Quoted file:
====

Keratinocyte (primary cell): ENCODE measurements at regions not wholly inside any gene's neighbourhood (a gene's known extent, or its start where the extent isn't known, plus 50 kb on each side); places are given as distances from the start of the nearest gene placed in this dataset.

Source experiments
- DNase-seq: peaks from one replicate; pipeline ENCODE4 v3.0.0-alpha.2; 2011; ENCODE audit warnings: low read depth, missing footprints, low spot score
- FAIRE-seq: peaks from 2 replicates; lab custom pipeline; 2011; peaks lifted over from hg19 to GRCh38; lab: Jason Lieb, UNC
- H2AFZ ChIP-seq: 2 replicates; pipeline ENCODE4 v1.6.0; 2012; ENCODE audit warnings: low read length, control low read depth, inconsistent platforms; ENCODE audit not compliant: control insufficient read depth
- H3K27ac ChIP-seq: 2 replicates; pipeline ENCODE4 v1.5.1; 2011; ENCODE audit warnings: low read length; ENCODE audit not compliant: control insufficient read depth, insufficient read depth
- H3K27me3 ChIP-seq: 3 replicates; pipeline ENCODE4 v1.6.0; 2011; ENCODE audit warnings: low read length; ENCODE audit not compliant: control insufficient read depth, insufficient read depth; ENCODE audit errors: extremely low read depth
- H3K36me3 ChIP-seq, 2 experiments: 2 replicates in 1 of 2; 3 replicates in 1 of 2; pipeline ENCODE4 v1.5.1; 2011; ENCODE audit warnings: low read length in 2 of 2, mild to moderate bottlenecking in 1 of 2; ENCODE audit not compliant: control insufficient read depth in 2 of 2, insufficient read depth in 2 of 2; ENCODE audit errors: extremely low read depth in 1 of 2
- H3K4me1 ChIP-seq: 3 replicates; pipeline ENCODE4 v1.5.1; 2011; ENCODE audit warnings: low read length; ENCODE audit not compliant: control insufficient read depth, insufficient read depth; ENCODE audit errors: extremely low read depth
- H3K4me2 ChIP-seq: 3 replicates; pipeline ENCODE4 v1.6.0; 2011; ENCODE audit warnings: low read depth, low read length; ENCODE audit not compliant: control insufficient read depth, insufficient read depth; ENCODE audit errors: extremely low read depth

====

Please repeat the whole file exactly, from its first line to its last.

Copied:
Keratinocyte (primary cell): ENCODE measurements at regions not wholly inside any gene's neighbourhood (a gene's known extent, or its start where the extent isn't known, plus 50 kb on each side); places are given as distances from the start of the nearest gene placed in this dataset.

Source experiments
- DNase-seq: peaks from one replicate; pipeline ENCODE4 v3.0.0-alpha.2; 2011; ENCODE audit warnings: low read depth, missing footprints, low spot score
- FAIRE-seq: peaks from 2 replicates; lab custom pipeline; 2011; peaks lifted over from hg19 to GRCh38; lab: Jason Lieb, UNC
- H2AFZ ChIP-seq: 2 replicates; pipeline ENCODE4 v1.6.0; 2012; ENCODE audit warnings: low read length, control low read depth, inconsistent platforms; ENCODE audit not compliant: control insufficient read depth
- H3K27ac ChIP-seq: 2 replicates; pipeline ENCODE4 v1.5.1; 2011; ENCODE audit warnings: low read length; ENCODE audit not compliant: control insufficient read depth, insufficient read depth
- H3K27me3 ChIP-seq: 3 replicates; pipeline ENCODE4 v1.6.0; 2011; ENCODE audit warnings: low read length; ENCODE audit not compliant: control insufficient read depth, insufficient read depth; ENCODE audit errors: extremely low read depth
- H3K36me3 ChIP-seq, 2 experiments: 2 replicates in 1 of 2; 3 replicates in 1 of 2; pipeline ENCODE4 v1.5.1; 2011; ENCODE audit warnings: low read length in 2 of 2, mild to moderate bottlenecking in 1 of 2; ENCODE audit not compliant: control insufficient read depth in 2 of 2, insufficient read depth in 2 of 2; ENCODE audit errors: extremely low read depth in 1 of 2
- H3K4me1 ChIP-seq: 3 replicates; pipeline ENCODE4 v1.5.1; 2011; ENCODE audit warnings: low read length; ENCODE audit not compliant: control insufficient read depth, insufficient read depth; ENCODE audit errors: extremely low read depth
- H3K4me2 ChIP-seq: 3 replicates; pipeline ENCODE4 v1.6.0; 2011; ENCODE audit warnings: low read depth, low read length; ENCODE audit not compliant: control insufficient read depth, insufficient read depth; ENCODE audit errors: extremely low read depth